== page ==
I tried to point this out in the school meeting. I tried to explain why we would feel that a teacher was making fun of us in a school that has become politicized, in a school that openly uses events to preach their brand of anti-American, anti-British and anti-imperialism to the students. This has made xenophobia widespread. And this has made it legitimate to bash the Americans and the British (for those islands, too).
Did I point out this xenophobia?
And what happened?
Ah, well, they told me that, “Hey, this is Argentina.” As in, get with the fucking program or leave. Yep, they suggested that the school may not be a fit for us, ideologically.
Of course, that suggestion and that way of thinking goes against the Argentine Constitution, which protects our rights as immigrants exactly the same as those born here. And their political indoctrination and anti-foreigner comments in school violate the law and my children’s human rights to get an education that respects their own cultures and identities, all three of them: Argentine, American and English. And to not be discriminated for this. Or for celebrating Halloween. Or Guy Fawkes Day.
Yeah, but none of this rumination on my bloodline and how political sectarianism has become so rife in Argentina today – none of this came out in my introduction to the stranger.
Just that I’m American.
His response was pretty typical.
“What on earth are you doing in Argentina?”
I get this often in La Patria. It’s not a get-the-fuck-out question. It’s more like, why be here when you can be there.
Many people would just like to bail on Argentina, but they fret that they’d miss their families and culture. Of course they would. I miss mine. But there are Argentines like my dad, for one, who have left for the historically more stable economies of Europe and the U.S. Are they more stable? Well, at least inflation is much lower than the nearly 30% in Argentina, and the currencies are not steadily depreciating like the peso. You can save money there.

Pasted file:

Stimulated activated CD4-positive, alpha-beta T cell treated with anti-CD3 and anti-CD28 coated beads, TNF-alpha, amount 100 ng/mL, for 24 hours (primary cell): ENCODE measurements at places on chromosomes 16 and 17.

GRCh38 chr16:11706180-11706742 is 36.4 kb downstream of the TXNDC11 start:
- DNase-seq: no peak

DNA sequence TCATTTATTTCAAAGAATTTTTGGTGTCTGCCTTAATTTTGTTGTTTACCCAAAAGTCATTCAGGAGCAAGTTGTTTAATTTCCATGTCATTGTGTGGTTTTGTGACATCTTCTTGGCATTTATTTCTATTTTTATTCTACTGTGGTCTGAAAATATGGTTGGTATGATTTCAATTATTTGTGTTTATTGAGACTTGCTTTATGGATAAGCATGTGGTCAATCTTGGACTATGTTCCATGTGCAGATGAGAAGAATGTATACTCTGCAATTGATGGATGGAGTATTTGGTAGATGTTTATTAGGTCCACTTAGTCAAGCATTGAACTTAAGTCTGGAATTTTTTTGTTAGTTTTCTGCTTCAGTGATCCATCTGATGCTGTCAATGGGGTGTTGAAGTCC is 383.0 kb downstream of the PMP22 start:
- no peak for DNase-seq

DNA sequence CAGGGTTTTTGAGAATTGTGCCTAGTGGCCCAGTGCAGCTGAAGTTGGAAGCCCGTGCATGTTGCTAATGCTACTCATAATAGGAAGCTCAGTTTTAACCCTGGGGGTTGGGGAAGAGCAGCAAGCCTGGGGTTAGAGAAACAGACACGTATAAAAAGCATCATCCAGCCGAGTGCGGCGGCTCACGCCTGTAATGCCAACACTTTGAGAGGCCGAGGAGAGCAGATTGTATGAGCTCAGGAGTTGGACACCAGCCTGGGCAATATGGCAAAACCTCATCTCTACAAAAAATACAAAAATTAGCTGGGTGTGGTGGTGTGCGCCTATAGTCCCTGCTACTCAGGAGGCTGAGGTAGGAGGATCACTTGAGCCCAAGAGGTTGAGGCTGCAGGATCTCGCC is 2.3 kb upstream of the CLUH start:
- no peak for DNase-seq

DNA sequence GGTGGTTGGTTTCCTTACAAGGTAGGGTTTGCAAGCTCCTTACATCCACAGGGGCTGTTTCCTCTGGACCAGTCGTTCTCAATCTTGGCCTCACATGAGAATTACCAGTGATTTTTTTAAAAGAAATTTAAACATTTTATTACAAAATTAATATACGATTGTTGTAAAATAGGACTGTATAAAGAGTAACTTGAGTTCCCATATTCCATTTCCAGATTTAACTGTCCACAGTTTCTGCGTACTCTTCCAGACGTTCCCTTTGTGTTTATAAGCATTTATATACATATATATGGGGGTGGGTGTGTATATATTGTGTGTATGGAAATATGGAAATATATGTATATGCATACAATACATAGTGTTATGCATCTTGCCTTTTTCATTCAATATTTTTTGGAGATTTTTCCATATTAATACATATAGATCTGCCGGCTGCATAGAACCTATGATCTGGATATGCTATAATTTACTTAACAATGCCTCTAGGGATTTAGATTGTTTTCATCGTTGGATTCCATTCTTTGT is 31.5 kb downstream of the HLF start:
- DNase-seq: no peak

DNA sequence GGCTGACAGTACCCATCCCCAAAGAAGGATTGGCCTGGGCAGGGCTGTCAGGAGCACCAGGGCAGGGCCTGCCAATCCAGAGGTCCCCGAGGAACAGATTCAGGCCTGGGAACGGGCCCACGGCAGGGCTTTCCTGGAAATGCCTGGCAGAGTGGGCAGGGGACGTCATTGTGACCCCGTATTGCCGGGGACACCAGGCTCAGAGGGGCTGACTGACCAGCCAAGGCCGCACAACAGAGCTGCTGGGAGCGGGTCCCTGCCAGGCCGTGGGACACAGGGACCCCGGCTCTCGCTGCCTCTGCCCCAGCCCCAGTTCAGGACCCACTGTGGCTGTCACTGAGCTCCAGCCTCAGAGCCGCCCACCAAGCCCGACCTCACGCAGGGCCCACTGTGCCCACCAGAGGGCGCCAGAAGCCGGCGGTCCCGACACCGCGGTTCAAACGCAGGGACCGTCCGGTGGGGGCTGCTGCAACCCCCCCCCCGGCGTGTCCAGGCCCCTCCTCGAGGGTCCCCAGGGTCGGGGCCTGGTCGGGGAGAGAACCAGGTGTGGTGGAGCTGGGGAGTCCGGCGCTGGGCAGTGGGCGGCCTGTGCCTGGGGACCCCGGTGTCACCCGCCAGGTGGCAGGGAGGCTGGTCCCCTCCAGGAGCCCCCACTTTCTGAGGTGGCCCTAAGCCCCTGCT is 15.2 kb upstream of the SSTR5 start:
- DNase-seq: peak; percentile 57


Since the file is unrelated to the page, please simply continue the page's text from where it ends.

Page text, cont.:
Why not in Argentina?
Yeah, I’ve been puzzling over that question for many years, even reporting on it as a journalist. Do I understand it yet? Not really, but maybe that’s the secret of my extended stay, of my life in Argentina over the past 20 years. The unexplainable makes it rather exciting, even if in the long run I may think, “Shit, what the hell are we doing here?” I guess that if you live here long enough that happens, but until then, well, I like to live on my toes, figuratively and literally, to keep out of the rain – and out of a financial jam.
That’s the easy part.
The harder part is what to do with all the political dividing, racism and xenophobia that are turning Argentina into a not so great place when it really could be.
So what did I say to the stranger in response to his question about why live in Argentina when we could live in L.A. or London or New York or Manchester?
“It’s kind of like, well…” I said. “There’s a lot of potential in Argentina.”
He smiled and said, “Yeah, potential. It’s always had potential. I just hope that it can go from potential to great one day.”
I do too, and with it, maybe, the xenophobia will lessen. Or go away.